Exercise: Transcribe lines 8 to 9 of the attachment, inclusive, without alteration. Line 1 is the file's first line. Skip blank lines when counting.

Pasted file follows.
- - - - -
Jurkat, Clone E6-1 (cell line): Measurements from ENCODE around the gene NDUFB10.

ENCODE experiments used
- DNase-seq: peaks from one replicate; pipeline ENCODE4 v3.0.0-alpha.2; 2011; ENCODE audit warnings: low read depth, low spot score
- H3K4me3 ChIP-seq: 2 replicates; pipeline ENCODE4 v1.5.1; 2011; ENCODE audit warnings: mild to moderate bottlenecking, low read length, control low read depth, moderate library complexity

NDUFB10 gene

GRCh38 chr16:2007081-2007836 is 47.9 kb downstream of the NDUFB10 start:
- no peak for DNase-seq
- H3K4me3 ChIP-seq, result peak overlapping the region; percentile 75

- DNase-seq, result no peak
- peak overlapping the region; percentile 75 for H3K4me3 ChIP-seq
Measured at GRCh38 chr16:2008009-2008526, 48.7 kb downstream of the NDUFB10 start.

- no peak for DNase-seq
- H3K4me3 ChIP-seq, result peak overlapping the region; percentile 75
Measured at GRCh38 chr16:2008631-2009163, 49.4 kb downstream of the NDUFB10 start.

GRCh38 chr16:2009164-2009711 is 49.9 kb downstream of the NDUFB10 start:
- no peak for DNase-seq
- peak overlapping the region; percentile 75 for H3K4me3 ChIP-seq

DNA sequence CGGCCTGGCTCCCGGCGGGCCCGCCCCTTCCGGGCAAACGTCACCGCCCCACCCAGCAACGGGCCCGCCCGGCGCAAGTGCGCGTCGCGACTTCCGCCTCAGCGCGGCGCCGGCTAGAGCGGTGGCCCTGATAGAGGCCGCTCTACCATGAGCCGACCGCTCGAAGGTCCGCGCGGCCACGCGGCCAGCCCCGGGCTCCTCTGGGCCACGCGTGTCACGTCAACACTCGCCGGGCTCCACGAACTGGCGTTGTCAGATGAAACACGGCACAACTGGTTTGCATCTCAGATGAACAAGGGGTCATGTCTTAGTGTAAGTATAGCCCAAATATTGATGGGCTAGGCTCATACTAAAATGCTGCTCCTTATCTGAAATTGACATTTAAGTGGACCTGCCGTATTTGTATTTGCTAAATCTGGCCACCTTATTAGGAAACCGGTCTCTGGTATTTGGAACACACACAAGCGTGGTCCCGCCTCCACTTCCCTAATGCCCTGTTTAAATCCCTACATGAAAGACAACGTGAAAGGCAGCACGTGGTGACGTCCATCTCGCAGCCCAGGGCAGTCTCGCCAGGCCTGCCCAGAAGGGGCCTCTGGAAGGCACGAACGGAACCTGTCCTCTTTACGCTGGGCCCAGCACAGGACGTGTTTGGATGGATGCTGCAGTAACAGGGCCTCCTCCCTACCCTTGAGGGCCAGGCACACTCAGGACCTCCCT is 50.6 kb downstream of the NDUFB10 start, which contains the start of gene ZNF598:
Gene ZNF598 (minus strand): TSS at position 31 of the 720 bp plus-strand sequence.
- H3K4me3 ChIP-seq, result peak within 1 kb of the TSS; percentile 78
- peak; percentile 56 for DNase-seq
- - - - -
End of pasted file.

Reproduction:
- H3K4me3 ChIP-seq, result peak overlapping the region; percentile 75

- DNase-seq, result no peak